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I have an 11 year old Yorkie, Luca. He has heart murmurs and takes 2 diuretics. He’s been stable for a couple of years. The diuretics mean he pees a LOT. He had always gone outside but he had a bladder stone removed and now has issues holding it in. We have a little terrace that he can pee in, but he’s so house broken that he doesn’t go there. We’ve tried putting a rug soaked with his pee and inviting him there but he doesn’t like it. How do I un-house break him?
I am delighted that Luca’s heart failure is stable. Diuretics, like furosemide, help control fluid accumulation in the lungs or abdomen but I’m concerned about your boy’s excessive urine production and his recent bladder stone.
A special diet can prevent reoccurrence of some bladder stones but these foods can be heavily salted, resulting in increased urine production and worsening heart failure. Depending on the mineral composition of Luca’s bladder stone I may recommend Purina Urinary UR St Ox, Hill’s c/d Multicare, or Royal Canin SO. Bladder infection may be an important reason Luca formed a stone in the first place. Without the proper antibiotic it could happen all over again. His urine needs to be cultured.
Controlling blood pressure is essential to management of chronic heart failure. The right medication could make it possible to reduce Luca’s diuretic dose, resulting in less urine.
But another, often better, treatment for dogs in heart failure is pimobendan. This cardiac drug can improve Luca’s heart function while reducing or eliminating the need for a blood pressure medicine. Pimobendan plus just one diuretic, such as furoseminde, may allow Luca’s urine production to fall back to normal, eliminating his need to urinate at every single rest stop, gas station, or fire hydrant.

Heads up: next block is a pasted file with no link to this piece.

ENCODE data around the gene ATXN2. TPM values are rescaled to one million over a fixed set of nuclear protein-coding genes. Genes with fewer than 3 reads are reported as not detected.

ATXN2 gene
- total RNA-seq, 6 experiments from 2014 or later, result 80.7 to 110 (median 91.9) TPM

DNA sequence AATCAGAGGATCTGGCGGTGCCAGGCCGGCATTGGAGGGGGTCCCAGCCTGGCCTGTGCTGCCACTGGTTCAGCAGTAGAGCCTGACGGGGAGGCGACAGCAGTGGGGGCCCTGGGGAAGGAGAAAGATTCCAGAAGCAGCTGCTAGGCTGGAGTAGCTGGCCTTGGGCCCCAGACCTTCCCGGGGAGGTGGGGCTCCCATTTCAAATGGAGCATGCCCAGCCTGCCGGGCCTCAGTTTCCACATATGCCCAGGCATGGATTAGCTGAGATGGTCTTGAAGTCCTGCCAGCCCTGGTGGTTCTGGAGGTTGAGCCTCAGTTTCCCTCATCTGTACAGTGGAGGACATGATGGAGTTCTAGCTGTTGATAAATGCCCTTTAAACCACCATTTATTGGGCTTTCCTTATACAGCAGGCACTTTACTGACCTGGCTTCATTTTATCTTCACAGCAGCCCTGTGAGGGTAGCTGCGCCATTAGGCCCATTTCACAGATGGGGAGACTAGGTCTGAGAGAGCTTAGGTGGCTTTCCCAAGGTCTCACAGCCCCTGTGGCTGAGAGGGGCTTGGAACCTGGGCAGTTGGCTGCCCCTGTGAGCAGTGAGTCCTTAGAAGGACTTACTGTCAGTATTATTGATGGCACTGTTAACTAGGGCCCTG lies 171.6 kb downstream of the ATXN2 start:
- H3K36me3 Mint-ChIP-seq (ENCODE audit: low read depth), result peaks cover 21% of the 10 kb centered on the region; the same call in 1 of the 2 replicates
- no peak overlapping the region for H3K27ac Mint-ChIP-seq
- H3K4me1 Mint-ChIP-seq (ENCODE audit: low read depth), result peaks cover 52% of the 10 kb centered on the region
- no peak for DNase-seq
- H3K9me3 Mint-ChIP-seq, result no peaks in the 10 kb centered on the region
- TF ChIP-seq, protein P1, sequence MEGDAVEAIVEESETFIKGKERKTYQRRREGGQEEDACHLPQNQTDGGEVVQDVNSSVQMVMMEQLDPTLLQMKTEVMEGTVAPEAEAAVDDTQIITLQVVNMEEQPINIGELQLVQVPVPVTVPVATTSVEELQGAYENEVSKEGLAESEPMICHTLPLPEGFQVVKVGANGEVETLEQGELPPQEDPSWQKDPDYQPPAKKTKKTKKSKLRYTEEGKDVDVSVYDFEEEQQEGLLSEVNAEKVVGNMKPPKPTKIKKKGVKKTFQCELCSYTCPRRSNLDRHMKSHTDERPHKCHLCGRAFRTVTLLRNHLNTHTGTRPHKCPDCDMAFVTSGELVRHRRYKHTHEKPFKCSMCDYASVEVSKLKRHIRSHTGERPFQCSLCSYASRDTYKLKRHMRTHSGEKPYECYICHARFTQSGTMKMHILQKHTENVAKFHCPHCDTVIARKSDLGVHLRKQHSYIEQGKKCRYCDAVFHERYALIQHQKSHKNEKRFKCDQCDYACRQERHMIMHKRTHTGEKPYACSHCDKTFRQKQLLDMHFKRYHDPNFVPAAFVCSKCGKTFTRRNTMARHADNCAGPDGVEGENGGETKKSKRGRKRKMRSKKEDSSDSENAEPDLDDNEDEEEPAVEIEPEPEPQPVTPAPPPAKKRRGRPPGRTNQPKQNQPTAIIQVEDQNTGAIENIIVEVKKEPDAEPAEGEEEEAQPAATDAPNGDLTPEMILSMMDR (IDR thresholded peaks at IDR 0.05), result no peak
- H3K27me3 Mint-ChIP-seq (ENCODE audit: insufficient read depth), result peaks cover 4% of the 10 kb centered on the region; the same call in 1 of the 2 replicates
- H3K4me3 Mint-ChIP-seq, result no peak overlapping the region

I advise against trying to erode Luca’s moral resistance by pressuring him to urinate on your terrace. He sounds like an excellent, well-trained canine gentleman who could buckle under the stress of public scrutiny. Finger-pointing, sniggering neighbors can be tough on one’s self-esteem. Trust me on this. I know these things.
Each week Dr. Jeff Nichol makes a short video, blog, or a Facebook Live to help bring out the best in pets. Sign up at no charge at drjeffnichol.com. Dr. Nichol treats behavior disorders at the Veterinary Emergency & Specialty Centers in Albuquerque and Santa Fe (505-792-5131). You can post pet behavioral or physical questions at facebook.com/drjeffnichol or by US Post to 4000 Montgomery Blvd. NE, Albuq, NM 87109.